The Super Bowl could bring an economic windfall of hundreds of millions of dollars to North Texas. But not just for area businesses. KERA’s Stephen Becker reports local non-profits and charities have found they can benefit from being tied to the game:
- KERA radio story:
- Online edition:
Angie Bulaich is a matchmaker of sorts. As a member of the North Texas Super Bowl host committee, she’s been connecting local non-profits with business interested in doing some good around the game.
BULAICH: “I had people starting two years ago calling me saying I’m a domestic abuse shelter in Tarrant county and I have no idea how the Super Bowl can benefit me, but please let me know if there is … And then a few months ago I get a call from a major NFL sponsor saying we really want to benefit a domestic abuse effort in your area, do you have anyone in mind? … They’re great phone calls to make.”
More than 20 programs tied to the Super Bowl will focus on everything from the environment, to childhood obesity to homelessness. And those are just the events sanctioned by the NFL. Groups have planned dozens more to take advantage of the platform the game provides.
Gigi Antoni is the President and CEO of Big Thought. Her organization offers creative learning opportunities to more than 300,000 kids annually. For the last two years, Big Thought has worked with the North Texas Super Bowl Host Committee on Slant 45 – a service learning project for close to 45,000 North kids. Big Thought also produced a documentary called Slant 45, about the project.
ANTONI: “Particularly with the Super Bowl, it is one of the most media-centric events ever. And so the whole world is taking a look at it. It’s a media platform in a way to be able to raise a cause and to bring awareness.”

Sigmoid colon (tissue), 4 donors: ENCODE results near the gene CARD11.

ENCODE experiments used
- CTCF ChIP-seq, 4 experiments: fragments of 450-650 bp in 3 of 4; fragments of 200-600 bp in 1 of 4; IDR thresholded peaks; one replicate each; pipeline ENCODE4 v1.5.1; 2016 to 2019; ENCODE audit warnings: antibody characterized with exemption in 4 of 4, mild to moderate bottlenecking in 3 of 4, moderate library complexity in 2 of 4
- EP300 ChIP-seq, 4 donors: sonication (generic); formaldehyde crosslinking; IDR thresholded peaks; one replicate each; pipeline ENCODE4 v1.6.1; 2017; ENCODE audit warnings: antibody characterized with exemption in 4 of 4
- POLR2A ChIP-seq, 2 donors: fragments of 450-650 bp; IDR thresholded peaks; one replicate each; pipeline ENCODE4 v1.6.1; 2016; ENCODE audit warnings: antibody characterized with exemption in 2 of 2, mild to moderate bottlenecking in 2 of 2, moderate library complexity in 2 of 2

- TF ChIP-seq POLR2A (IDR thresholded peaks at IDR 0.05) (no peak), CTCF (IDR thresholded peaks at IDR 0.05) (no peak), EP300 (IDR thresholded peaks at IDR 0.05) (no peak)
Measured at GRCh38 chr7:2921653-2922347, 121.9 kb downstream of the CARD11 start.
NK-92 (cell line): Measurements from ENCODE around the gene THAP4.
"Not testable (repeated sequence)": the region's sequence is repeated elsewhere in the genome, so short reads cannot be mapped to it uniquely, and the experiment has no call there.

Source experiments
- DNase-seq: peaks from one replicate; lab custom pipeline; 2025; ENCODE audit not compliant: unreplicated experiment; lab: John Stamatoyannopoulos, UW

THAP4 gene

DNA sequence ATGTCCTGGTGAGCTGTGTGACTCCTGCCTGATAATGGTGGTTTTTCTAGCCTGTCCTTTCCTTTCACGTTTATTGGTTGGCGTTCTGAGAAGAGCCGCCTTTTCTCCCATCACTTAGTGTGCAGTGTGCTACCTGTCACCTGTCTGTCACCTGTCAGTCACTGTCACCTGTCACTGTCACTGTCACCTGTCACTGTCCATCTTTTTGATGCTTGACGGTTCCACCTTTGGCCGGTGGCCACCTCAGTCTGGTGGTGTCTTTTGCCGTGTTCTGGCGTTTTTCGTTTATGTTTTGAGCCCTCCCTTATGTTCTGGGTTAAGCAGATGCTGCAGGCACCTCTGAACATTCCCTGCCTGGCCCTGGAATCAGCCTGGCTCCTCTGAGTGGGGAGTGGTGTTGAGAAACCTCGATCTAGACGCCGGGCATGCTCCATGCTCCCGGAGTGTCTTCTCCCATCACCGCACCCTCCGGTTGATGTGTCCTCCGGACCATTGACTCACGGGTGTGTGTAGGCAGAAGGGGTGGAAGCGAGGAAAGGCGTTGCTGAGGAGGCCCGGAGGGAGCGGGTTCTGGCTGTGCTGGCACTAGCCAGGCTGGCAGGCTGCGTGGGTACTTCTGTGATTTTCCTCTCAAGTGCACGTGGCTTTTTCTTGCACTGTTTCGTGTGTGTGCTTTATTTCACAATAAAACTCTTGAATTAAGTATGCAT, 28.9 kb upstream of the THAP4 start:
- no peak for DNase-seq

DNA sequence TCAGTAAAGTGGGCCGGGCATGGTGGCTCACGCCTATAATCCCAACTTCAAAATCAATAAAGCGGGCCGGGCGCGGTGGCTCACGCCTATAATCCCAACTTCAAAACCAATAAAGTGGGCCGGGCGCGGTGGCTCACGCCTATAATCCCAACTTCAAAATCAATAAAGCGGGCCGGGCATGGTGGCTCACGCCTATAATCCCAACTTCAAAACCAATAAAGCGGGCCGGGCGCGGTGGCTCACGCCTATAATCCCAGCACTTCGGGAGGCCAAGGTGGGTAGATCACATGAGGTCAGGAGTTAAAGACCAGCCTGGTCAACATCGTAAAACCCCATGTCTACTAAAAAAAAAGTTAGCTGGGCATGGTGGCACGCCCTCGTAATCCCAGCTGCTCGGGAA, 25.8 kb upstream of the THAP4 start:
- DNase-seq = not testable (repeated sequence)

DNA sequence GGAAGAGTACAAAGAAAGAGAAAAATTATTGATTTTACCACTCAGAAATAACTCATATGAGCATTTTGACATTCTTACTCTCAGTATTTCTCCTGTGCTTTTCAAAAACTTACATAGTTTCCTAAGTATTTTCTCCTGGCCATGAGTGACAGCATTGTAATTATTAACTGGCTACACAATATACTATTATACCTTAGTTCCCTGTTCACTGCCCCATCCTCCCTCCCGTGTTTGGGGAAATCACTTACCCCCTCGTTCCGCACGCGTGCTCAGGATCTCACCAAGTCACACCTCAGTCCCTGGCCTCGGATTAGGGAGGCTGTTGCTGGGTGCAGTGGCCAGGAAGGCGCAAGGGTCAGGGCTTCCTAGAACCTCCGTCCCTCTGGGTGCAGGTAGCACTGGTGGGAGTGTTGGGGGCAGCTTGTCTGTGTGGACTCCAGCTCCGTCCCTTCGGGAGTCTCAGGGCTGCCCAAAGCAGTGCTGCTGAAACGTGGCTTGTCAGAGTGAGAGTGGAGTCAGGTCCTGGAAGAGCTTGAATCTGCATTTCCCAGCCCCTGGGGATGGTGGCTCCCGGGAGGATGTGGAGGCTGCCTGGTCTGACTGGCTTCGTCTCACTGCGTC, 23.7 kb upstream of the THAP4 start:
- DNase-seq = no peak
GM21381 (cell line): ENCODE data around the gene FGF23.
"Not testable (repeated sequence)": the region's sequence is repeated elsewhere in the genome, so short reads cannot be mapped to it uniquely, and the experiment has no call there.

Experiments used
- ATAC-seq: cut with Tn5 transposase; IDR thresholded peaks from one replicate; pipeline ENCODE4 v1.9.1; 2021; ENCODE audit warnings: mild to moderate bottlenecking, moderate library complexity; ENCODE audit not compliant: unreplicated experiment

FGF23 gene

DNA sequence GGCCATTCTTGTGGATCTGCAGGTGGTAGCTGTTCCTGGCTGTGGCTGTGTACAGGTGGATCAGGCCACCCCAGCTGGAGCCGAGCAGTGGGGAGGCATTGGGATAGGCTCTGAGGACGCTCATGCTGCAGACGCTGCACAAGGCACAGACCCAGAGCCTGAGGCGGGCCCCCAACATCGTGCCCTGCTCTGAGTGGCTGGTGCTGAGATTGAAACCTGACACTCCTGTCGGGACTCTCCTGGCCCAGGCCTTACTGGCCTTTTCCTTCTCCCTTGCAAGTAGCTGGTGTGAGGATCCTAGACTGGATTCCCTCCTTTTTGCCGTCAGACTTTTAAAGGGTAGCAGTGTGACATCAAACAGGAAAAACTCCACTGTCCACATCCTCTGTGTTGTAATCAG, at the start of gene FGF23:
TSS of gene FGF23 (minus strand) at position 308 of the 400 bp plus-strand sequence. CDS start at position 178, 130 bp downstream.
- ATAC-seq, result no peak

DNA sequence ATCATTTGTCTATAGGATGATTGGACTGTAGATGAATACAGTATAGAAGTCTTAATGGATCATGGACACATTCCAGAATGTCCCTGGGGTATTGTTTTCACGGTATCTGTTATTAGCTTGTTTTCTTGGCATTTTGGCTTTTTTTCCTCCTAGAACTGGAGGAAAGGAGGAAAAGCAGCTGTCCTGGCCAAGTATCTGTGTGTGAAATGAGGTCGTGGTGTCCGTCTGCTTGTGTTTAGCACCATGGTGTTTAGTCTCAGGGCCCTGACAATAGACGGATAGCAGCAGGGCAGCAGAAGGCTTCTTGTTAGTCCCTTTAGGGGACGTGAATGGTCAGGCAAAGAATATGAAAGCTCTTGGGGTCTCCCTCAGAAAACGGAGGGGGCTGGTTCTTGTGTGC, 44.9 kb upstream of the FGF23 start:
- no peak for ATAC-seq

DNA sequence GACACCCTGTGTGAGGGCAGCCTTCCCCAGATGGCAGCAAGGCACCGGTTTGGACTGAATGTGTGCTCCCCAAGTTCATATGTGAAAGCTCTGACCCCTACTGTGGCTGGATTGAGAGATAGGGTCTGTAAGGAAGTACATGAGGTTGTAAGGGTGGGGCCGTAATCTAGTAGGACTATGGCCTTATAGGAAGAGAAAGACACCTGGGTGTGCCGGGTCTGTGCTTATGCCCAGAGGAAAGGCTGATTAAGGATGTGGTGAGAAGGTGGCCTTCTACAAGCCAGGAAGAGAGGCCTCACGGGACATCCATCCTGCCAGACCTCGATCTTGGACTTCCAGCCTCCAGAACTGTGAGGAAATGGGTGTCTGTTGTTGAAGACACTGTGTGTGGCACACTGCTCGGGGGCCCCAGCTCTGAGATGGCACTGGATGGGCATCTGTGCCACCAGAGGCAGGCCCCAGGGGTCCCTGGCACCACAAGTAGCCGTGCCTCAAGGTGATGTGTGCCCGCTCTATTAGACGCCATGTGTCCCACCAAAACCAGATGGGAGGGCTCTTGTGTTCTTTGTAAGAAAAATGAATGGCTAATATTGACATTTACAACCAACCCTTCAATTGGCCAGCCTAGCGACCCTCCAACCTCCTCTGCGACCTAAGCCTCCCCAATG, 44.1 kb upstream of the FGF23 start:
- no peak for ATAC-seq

Many of the events use celebrity star power to attract even more attention. Gene Simmons will host a concert for wounded veterans back from Iraq and Afghanistan. Willie Nelson will play a benefit for the SPCA.
Kenny Goss is hosting what may be the most talked about event – a concert the Friday before the game featuring Prince and Dallas native Erykah Badu. Proceeds will help the Goss-Michael Foundation provide arts education to local students.
Tickets for the performance cost $1,500 a piece, with only 2,000 of them for sale. Goss says regardless of how much money it raises, the event has already raised awareness of the Goss-Michael Foundation.
GOSS: There are people who didn’t know that we existed who actually walked in the door. Last Saturday, we had like 45 people here, and normally we don’t have 45 people on a Saturday. I’m sure that relates to a lot of the publicity that people had heard through this event.”
But some organizations had to shuffle their schedules to get out of the Super Bowl’s way. The Dallas Symphony Orchestra is skipping its usual Sunday matinee on Super Bowl Sunday. Evita won’t play that night at Casa Manana in Fort Worth, even though the musical’s opening Super Bowl weekend.
Still, some groups chose not to alter their schedules. The Dallas Center for Architecture will go forward with a planned architectural tour of downtown Dallas on the Saturday before the game. Greg Brown is the center’s Program Director.
BROWN: “I don’t think any of us locally know what this is going to be like. We can talk about the Super Bowl for days, but until we’re in the middle of traffic or dealing with limos and motorcades and spotlights searching through the air for parties, I think it’s going to be a new experience for all of us.”
Still, some lessons have already been learned. Big Thought’s Gigi Antoni says the new levels of cooperation reached among area non-profits will be one of the game’s legacies in North Texas.
ANTONI: “We had meetings where for the first time people in Dallas were meeting their counterparts in Fort Worth. So linking the community and helping us think about ourselves as a region of providers for children was pretty revolutionary and I think something that will last. I think those relationships and connections will last long after the game is gone.”